We are what we read Louise Kjellerup Roper
Sustainability

We are what we read: In conversation with Louise Kjellerup Roper

For Neste’s Journey to Zero “We are what we read '' series, Irja Howie speaks to Volans CEO Louise Kjellerup Roper, a member of Neste’s Sustainability Advisory Council, about her favorite reads.

When thinking about her relationship to books, Louise Kjellerup Roper finds the Japanese term tsundoku very relatable: owning more books than one can read. She says: “There’s the idea that you learn from having books around you. And I’m always reading, several books at a time.”

“Books can be this wonderful escapism. But at the same time, you are putting yourself in someone else’s shoes, which is so important.

“And when you are trying to change things, you have to have more imagination - books are a great way of stretching that imagination.”

Kjellerup Roper has a whole pile of books that she feels have been important to her over the years, mainly fiction: “Books have an amazing ability to capture a point in your life, and then guide you in one direction or another. How you take them in depends on where you are in your life.”

“Books can confirm what you are feeling at certain times and give you insights into how others might feel.”

This pile of books physically sits on the table by her as we talk, and she reaches for the books as she tells me about them.

It is about feminism and independence, and the importance for women to take the space they need to grow.
Louise
– Louise Kjellerup Roper

“The first one I want to talk about is Virginia Woolf’s A Room of One’s Own, which is one that my mum used to give to all young women she knew as they turned 16 – it’s a book I keep coming back to and it’s had a big impact on me. It’s a wonderful book.

“It is about feminism and independence, and the importance for women to take the space they need to grow. To focus on what you really want to learn and achieve, instead of what society wants you to.

“The book makes the point beautifully of how women need their own money and a room with a door you can close so that you are not subservient to men.”

Like her mum, Kjellerup Roper herself had a book that she gave to “everyone” for a while:

Richard Bach’s Jonathan Livingston Seagull. “I read it in Danish as a teenager and just loved it. It’s about independence and our relationship with the community around us. A lovely story wrapped up in lots of morals. It’s a great book and great books should be shared!”

It is also in this spirit of sharing that Kjellerup Roper started the Volans Book Club – a nudge to herself to read more non-fiction books, but also a “wonderful way to provide connection through books”, something that was particularly valuable through the lockdowns.

People will have this ‘Isn’t it terrible’ talk, but when do they actually start taking real action?

Kim Robinson’s sci-fi book Ministry For the Future is another firm favorite for Kjellerup Roper as a fiction book that is also very educational and thought-provoking: “I read it when it came out in 2000. It starts with a catastrophic heatwave in India – which happens in real life two years after the book is published! It’s a bit too close for comfort.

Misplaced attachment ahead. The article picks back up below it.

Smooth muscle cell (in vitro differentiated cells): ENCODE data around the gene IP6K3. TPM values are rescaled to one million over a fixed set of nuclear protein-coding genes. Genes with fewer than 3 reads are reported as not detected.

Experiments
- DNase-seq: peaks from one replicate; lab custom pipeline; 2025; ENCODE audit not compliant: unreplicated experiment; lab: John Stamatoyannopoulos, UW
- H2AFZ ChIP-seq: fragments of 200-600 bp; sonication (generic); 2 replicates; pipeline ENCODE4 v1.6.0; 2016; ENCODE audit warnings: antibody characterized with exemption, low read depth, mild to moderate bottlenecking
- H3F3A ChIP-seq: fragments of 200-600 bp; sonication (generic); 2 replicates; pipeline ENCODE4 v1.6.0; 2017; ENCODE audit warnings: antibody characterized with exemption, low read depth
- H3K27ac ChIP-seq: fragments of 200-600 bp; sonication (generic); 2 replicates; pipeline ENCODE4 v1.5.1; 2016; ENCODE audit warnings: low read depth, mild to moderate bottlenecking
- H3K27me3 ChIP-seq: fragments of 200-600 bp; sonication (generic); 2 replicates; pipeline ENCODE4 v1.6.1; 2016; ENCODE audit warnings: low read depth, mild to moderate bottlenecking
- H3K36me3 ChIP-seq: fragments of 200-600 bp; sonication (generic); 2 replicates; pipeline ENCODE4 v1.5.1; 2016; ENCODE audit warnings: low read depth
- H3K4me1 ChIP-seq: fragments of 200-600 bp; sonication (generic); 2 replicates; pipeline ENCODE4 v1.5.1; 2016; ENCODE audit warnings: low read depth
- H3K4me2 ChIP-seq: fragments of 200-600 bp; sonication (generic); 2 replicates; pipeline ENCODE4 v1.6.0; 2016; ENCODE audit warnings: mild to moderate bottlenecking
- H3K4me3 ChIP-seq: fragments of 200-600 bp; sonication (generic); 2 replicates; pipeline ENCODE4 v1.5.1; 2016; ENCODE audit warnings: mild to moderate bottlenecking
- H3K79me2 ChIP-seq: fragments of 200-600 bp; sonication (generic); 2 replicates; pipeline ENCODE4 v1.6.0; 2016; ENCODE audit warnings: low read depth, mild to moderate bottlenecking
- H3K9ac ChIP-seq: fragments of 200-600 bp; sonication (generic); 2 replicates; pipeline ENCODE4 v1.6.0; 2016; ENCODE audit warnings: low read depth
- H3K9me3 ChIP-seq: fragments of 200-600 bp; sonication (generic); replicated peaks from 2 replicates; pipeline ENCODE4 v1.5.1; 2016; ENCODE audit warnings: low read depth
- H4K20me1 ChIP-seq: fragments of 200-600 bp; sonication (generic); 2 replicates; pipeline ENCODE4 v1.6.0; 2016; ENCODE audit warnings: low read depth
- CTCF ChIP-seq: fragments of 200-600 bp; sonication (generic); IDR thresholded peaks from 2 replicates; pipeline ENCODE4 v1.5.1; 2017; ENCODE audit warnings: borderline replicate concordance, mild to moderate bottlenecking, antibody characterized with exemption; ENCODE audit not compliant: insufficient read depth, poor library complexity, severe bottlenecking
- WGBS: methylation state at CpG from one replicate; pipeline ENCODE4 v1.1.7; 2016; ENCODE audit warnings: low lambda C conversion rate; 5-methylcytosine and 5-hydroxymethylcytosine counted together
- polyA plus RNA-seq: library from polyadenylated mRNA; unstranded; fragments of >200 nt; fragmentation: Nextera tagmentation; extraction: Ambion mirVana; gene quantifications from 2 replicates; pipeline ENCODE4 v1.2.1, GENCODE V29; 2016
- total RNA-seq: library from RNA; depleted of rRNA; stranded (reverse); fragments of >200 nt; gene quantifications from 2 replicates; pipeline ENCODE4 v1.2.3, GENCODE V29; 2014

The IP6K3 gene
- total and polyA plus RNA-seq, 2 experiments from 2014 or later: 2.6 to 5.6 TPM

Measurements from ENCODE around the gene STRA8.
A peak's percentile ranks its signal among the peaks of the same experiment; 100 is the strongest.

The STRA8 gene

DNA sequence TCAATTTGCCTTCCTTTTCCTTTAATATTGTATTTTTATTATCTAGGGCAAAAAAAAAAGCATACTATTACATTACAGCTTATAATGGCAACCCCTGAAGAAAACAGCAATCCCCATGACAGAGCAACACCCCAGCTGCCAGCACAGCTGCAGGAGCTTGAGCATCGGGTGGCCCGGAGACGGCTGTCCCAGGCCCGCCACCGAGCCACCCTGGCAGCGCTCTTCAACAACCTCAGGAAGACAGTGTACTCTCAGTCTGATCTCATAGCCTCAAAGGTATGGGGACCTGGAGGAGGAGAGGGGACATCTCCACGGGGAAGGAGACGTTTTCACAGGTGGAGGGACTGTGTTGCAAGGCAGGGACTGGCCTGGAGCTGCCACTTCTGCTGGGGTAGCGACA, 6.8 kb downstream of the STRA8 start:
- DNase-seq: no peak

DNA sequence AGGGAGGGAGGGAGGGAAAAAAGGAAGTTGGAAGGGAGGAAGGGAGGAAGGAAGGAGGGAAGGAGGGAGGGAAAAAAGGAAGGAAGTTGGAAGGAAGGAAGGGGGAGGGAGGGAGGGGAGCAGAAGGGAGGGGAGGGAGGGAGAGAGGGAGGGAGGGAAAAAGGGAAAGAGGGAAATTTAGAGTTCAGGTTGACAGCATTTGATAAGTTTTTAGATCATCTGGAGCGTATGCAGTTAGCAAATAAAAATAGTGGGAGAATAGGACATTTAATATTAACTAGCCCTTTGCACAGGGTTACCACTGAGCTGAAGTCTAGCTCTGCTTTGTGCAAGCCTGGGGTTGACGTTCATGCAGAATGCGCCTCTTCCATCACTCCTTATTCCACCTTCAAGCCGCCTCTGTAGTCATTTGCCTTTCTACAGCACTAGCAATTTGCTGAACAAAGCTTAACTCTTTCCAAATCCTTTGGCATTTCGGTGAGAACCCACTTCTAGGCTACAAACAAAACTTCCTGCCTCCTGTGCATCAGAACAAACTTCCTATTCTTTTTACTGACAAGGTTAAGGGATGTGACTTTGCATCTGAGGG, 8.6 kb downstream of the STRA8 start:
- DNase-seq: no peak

“The book contains a lot of scientific truths and facts, wrapped into a novel with a gripping storyline and relatable people.

“The point the book raises is that we have to decide when we are going to take different action to change the trajectory that we are on. People will have this ‘Isn’t it terrible’ talk, but when do they actually start taking real action? What does it take?”

Currently on her reading list is the Japanese book How Do You Live? by Yoshino Genzaburō – a text that “really feeds the imagination”. Kjellerup Roper says: ”It’s all about how different people think and their relationship to the world. This is relevant to me professionally, but I also studied philosophy, and our relationships to each other and nature has always have been huge to me.”

Unless we rediscover our connection as part of nature (...) we are missing a big part of humanity.

Before we finish Kjellerup Roper takes one more book from the pile on the desk to show me – the love of gifting books clearly runs in the family, as this one was a present from her daughter: “It’s a little book called The Lost Spells, it’s got as many pictures as words. It’s about nature. And I come back to it again and again.

“As a society we have a disconnect from nature. It’s more and more clear that unless we rediscover our connection as part of nature and the joy in that, we are missing a big part of humanity.”

When I ask her which book she would take with her to a desert island, Kjellerup Roper says: “I would struggle without many books,” and takes a while to think about it. Suddenly she lights up and says: “I would take a typewriter instead! I’d have to write a book myself.”

Credits:

Irja Howie, UK-based journalist and communications expert.

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